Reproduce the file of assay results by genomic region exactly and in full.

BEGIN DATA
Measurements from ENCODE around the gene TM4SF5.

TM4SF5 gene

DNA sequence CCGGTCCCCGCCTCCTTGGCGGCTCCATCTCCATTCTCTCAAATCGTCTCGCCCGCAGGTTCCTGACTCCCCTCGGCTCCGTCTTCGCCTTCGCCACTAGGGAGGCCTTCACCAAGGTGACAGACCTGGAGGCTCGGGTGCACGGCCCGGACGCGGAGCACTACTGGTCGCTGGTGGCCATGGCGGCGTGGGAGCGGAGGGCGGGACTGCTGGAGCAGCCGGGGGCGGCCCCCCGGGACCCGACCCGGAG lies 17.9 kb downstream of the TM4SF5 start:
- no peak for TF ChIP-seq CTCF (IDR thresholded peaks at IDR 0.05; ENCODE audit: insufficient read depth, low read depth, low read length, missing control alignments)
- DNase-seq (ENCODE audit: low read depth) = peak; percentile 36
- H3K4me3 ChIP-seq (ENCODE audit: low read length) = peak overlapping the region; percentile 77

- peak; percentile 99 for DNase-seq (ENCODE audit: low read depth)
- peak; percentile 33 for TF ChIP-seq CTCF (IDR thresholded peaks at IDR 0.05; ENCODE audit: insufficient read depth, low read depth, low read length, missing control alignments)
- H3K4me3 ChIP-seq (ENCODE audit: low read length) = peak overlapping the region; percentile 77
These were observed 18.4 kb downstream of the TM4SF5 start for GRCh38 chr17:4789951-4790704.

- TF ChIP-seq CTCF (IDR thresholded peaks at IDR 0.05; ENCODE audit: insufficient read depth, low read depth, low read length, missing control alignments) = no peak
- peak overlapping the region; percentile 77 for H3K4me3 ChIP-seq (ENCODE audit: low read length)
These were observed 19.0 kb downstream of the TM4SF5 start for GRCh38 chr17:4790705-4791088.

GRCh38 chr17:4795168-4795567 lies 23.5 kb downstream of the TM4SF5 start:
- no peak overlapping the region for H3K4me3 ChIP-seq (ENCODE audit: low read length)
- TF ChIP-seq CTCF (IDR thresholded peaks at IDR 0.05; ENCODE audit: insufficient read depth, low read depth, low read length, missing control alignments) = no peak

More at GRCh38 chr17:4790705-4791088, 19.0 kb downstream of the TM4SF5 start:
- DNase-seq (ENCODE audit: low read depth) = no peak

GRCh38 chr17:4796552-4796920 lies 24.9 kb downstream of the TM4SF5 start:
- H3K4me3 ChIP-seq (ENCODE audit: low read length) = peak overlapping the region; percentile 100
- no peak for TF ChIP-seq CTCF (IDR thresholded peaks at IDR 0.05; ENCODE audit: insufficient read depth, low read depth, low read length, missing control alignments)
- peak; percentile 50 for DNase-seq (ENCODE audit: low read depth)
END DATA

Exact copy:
Measurements from ENCODE around the gene TM4SF5.

TM4SF5 gene

DNA sequence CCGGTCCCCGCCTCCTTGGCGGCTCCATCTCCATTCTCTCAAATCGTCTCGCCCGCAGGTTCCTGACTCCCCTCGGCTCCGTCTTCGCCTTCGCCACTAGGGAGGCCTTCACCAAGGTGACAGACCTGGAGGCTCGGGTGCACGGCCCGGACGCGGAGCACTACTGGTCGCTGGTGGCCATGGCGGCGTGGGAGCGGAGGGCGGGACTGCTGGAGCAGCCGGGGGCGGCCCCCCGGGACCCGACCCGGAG lies 17.9 kb downstream of the TM4SF5 start:
- no peak for TF ChIP-seq CTCF (IDR thresholded peaks at IDR 0.05; ENCODE audit: insufficient read depth, low read depth, low read length, missing control alignments)
- DNase-seq (ENCODE audit: low read depth) = peak; percentile 36
- H3K4me3 ChIP-seq (ENCODE audit: low read length) = peak overlapping the region; percentile 77

- peak; percentile 99 for DNase-seq (ENCODE audit: low read depth)
- peak; percentile 33 for TF ChIP-seq CTCF (IDR thresholded peaks at IDR 0.05; ENCODE audit: insufficient read depth, low read depth, low read length, missing control alignments)
- H3K4me3 ChIP-seq (ENCODE audit: low read length) = peak overlapping the region; percentile 77
These were observed 18.4 kb downstream of the TM4SF5 start for GRCh38 chr17:4789951-4790704.

- TF ChIP-seq CTCF (IDR thresholded peaks at IDR 0.05; ENCODE audit: insufficient read depth, low read depth, low read length, missing control alignments) = no peak
- peak overlapping the region; percentile 77 for H3K4me3 ChIP-seq (ENCODE audit: low read length)
These were observed 19.0 kb downstream of the TM4SF5 start for GRCh38 chr17:4790705-4791088.

GRCh38 chr17:4795168-4795567 lies 23.5 kb downstream of the TM4SF5 start:
- no peak overlapping the region for H3K4me3 ChIP-seq (ENCODE audit: low read length)
- TF ChIP-seq CTCF (IDR thresholded peaks at IDR 0.05; ENCODE audit: insufficient read depth, low read depth, low read length, missing control alignments) = no peak

More at GRCh38 chr17:4790705-4791088, 19.0 kb downstream of the TM4SF5 start:
- DNase-seq (ENCODE audit: low read depth) = no peak

GRCh38 chr17:4796552-4796920 lies 24.9 kb downstream of the TM4SF5 start:
- H3K4me3 ChIP-seq (ENCODE audit: low read length) = peak overlapping the region; percentile 100
- no peak for TF ChIP-seq CTCF (IDR thresholded peaks at IDR 0.05; ENCODE audit: insufficient read depth, low read depth, low read length, missing control alignments)
- peak; percentile 50 for DNase-seq (ENCODE audit: low read depth)